Grandma's Divorce

Illustration of a man sitting in chair

This article originally appeared in Southern Exposure Vol. 10 No. 4, "American Heretic: Portrait of Jim Dombrowski, artist and activist." Find more from that issue here.

MIMS, FL — Grandmothers usually hold a special place in our hearts. I have three children, and I delight in holding them and telling them funny stories about their great-grandmother. They always listen with rapt attention, and often want to know, "How old were you when your grandma told you that?"

I always answer, "Well, I think I was about your age."

One story was about her childhood cotton-picking days on her family's small north Florida farm. Each child in the family was given a sack to fill during the day. But Grandma hated cotton picking, so she spent as much of the day as she could at a nearby well drinking water, until she thought her stomach would burst. Her cotton sack was never full because of these frequent "water breaks."

Grandma had a hard life, but she met her many misfortunes with courage and charity. The worst of these misfortunes was a bad marriage. Like many rural marriages back in the early part of the century, hers was more or less arranged. She knew little about my grandfather except that his wife had died a year earlier, but one Sunday afternoon in 1913, decked out in her wedding dress and flanked by her family, Chrissie May Nobles rode down the road in a wagon to be married. She was 18 years old, and beautiful, with large blue eyes and a mane of chestnut hair.

Grandma often remarked in later years on her shock at meeting her husband's family. She knew he had children, but she didn't know he had seven of them!

The couple was clearly incompatible, right from the beginning. Grandma was an easy-going woman who refused to be rushed, especially with house-keeping. She might make the beds, but neglect to sweep underneath; piles of dust on the windowsills bothered her not at all.

But Grandpa was a perfectionist, a taut, wiry, energetic man who hated disorder in any form. He was also stingy; although he had plenty of money coming in from his orange groves, Grandma had to beg for every penny and render a strict accounting of all her expenses. She received a new dress twice a year, one on her birthday and one at Christmas.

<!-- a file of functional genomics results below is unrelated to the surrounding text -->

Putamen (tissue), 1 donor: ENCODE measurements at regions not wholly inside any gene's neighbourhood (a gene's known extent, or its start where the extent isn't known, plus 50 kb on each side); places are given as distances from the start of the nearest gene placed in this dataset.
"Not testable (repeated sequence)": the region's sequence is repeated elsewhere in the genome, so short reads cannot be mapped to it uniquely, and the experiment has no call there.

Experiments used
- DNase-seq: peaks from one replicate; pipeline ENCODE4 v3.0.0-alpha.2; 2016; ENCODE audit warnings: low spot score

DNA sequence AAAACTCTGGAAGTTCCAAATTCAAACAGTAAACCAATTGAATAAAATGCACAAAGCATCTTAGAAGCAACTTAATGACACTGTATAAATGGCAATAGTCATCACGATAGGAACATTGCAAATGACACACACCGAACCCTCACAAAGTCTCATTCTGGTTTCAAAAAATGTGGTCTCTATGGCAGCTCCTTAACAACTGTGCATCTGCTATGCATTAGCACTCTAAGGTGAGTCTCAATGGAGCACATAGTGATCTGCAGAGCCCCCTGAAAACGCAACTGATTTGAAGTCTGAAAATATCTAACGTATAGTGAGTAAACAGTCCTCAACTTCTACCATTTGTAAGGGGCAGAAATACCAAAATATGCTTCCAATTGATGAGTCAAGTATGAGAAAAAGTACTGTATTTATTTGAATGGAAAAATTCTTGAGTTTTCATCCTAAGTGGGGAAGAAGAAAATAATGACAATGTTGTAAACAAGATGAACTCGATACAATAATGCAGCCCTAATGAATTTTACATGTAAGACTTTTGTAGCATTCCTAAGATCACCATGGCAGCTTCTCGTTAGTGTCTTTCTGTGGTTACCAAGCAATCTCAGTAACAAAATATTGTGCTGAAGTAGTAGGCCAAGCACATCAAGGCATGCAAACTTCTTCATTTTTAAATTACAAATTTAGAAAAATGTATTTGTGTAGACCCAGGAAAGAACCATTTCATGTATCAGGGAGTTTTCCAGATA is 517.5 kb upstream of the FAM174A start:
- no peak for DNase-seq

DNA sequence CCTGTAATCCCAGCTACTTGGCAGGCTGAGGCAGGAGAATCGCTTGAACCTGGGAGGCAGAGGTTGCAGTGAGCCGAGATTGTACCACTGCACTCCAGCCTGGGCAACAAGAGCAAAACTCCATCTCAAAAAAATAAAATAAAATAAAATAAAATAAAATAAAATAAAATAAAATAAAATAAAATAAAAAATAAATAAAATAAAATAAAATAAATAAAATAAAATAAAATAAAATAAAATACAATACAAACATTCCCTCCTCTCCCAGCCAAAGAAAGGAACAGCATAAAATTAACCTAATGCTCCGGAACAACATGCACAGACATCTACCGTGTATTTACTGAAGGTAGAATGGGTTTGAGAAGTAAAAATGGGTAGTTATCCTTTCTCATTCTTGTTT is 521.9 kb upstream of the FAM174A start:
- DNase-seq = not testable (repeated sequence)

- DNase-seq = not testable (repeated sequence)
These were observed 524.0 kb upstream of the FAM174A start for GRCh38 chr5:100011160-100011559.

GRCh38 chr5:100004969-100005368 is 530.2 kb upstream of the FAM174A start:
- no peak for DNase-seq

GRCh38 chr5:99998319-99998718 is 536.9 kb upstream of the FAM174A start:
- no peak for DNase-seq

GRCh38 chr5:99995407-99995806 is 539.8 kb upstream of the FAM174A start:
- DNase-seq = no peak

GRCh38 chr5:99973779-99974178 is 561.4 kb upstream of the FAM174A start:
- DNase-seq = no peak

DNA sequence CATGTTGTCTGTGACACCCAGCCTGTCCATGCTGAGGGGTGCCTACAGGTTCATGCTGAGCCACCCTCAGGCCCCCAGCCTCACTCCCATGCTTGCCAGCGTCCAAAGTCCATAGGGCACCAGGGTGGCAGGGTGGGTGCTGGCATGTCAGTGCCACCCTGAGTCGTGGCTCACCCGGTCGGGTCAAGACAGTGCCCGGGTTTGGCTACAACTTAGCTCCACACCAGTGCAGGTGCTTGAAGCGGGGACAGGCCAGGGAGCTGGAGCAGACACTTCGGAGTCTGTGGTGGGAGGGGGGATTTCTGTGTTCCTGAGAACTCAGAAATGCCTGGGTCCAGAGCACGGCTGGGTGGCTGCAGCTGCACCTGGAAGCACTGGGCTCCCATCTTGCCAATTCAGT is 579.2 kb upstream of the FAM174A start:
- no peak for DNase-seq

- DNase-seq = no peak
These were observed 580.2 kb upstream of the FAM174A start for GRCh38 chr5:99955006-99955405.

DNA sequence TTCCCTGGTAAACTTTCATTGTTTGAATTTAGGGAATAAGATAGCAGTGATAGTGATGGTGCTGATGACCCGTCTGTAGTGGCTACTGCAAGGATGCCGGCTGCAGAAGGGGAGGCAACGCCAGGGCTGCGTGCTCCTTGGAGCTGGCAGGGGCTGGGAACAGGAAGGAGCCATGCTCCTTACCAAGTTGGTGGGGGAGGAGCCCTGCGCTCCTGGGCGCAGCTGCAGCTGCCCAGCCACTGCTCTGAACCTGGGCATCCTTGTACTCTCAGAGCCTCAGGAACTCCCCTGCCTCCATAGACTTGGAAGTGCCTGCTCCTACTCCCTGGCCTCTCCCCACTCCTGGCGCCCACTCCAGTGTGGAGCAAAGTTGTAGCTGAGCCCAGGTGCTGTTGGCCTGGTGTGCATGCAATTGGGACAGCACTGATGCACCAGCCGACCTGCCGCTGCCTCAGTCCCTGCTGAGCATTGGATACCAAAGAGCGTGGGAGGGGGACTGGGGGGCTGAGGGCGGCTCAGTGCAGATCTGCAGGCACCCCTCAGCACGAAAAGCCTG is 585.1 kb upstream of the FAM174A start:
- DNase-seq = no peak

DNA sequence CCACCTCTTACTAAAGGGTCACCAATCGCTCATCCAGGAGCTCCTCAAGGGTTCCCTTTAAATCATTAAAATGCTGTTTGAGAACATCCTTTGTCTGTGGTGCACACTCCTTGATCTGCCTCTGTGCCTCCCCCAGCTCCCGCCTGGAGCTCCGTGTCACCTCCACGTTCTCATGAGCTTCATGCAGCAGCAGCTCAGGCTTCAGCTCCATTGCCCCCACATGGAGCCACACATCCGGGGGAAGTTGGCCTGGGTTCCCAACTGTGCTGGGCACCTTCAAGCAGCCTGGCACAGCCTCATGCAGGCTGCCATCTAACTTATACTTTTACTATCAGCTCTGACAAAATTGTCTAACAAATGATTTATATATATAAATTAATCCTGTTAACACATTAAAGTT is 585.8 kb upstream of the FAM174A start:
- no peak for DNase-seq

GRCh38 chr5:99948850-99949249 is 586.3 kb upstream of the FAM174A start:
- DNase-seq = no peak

The seven stepchildren made a difficult situation even harder. They missed their mother, and deeply resented Grandpa's young, attractive wife. Any attempt on her part to discipline them resulted in complaints to their father.

My father's birth in 1916 was some comfort. Another son was born a few years later.

The pitiful marriage went from bad to worse. Grandpa demanded to know why the meals weren't grander, the house cleaner, the children more disciplined. Grandma rared back: how could the meals be grander when he was so tight with money? As for the house, she had nine children to clean up after; and by this time she had given up on trying to control the stepchildren.

Finally, in 1922, after a hair-raising fight over money, Grandma threw in the towel. Taking her younger son by the hand, she started down the road towards her mother's house. Grandpa ran after her, begging her to come back.

"Chrissie," he pleaded, "I'll put a thousand dollars in the bank in your name."

Grandma hesitated. She turned and gave him a long soul-searching look. Finally she answered, "No, damn it. I've had it."

And so she had. She returned once, to collect my father and her few belongings. She moved in with her parents until the long, bitter divorce was over. Then, with the money granted by the settlement, Grandma bought a small white frame house just off the highway in Mims, Florida.

Back in those days, a divorce was as rare and as scandalous as a hanging. In that small, Southern Baptist community, divorced women were treated as little better than prostitutes. Former women friends crossed the street to avoid speaking to Grandma — despite the fact that she led a scrupulously upright life, banning hard liquor from her house and allowing no men inside except for close relatives.

The Depression hit Grandma and her two sons hard. By this time her settlement money was spent and she received no child support payments or alimony. Thanks to ingenuity and a small garden, she managed to keep plenty of food on the table, but clothing posed a real challenge. My father tells of standing in the corner of a room watching Grandma cut up one of their few remaining sheets to make a dress. Eventually Grandma got a job making prison uniforms; later she went into nursing and companion work for elderly people.

As the years passed, Grandma lived down the stigma of having been divorced, but she never forgot what she had been through. Several times she took in divorced women and their children, and helped them rebuild their lives. But she seemed to hold no grudges, and when she died most of the town turned out for her funeral — including the stepchildren who had opposed her so bitterly.

Grandma was a woman ahead of her time. She had the guts to get out of a bad marriage, when divorce was almost unheard of. She bore up under all the gossip and abuse, when many other women would have gone insane or committed suicide. I'm proud to be able to tell my children about such a remarkable ancestor.